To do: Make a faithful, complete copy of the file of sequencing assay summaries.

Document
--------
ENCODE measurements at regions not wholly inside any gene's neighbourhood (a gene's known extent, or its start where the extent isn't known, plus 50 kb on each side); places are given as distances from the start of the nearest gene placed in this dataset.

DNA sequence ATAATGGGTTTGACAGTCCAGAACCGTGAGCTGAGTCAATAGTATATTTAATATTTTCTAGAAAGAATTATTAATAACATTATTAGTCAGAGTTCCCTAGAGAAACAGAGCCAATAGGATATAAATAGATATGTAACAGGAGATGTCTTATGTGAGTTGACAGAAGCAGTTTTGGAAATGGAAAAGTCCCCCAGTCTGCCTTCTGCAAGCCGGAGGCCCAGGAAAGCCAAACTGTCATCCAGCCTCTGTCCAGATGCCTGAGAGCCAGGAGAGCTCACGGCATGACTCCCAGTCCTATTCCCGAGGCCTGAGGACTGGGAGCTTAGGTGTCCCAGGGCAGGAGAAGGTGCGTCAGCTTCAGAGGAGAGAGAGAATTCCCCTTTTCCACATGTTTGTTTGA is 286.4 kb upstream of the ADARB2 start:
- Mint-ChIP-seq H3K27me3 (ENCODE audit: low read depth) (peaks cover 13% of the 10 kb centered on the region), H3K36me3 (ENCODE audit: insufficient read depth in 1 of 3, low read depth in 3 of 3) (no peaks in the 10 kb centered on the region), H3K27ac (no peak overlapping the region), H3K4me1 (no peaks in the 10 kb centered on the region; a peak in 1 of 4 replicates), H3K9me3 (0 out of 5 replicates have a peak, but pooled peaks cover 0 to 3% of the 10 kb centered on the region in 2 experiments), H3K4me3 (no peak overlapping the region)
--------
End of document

ENCODE measurements at regions not wholly inside any gene's neighbourhood (a gene's known extent, or its start where the extent isn't known, plus 50 kb on each side); places are given as distances from the start of the nearest gene placed in this dataset.

DNA sequence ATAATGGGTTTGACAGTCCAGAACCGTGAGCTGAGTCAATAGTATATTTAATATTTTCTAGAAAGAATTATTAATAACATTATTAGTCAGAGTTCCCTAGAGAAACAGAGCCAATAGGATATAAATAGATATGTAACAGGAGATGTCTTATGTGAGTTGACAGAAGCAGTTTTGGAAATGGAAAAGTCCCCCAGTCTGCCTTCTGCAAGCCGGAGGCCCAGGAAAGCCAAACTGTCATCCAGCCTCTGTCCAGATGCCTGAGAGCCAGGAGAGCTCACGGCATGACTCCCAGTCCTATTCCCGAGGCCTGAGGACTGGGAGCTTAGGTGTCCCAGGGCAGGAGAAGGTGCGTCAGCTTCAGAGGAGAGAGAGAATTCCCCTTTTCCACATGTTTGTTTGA is 286.4 kb upstream of the ADARB2 start:
- Mint-ChIP-seq H3K27me3 (ENCODE audit: low read depth) (peaks cover 13% of the 10 kb centered on the region), H3K36me3 (ENCODE audit: insufficient read depth in 1 of 3, low read depth in 3 of 3) (no peaks in the 10 kb centered on the region), H3K27ac (no peak overlapping the region), H3K4me1 (no peaks in the 10 kb centered on the region; a peak in 1 of 4 replicates), H3K9me3 (0 out of 5 replicates have a peak, but pooled peaks cover 0 to 3% of the 10 kb centered on the region in 2 experiments), H3K4me3 (no peak overlapping the region)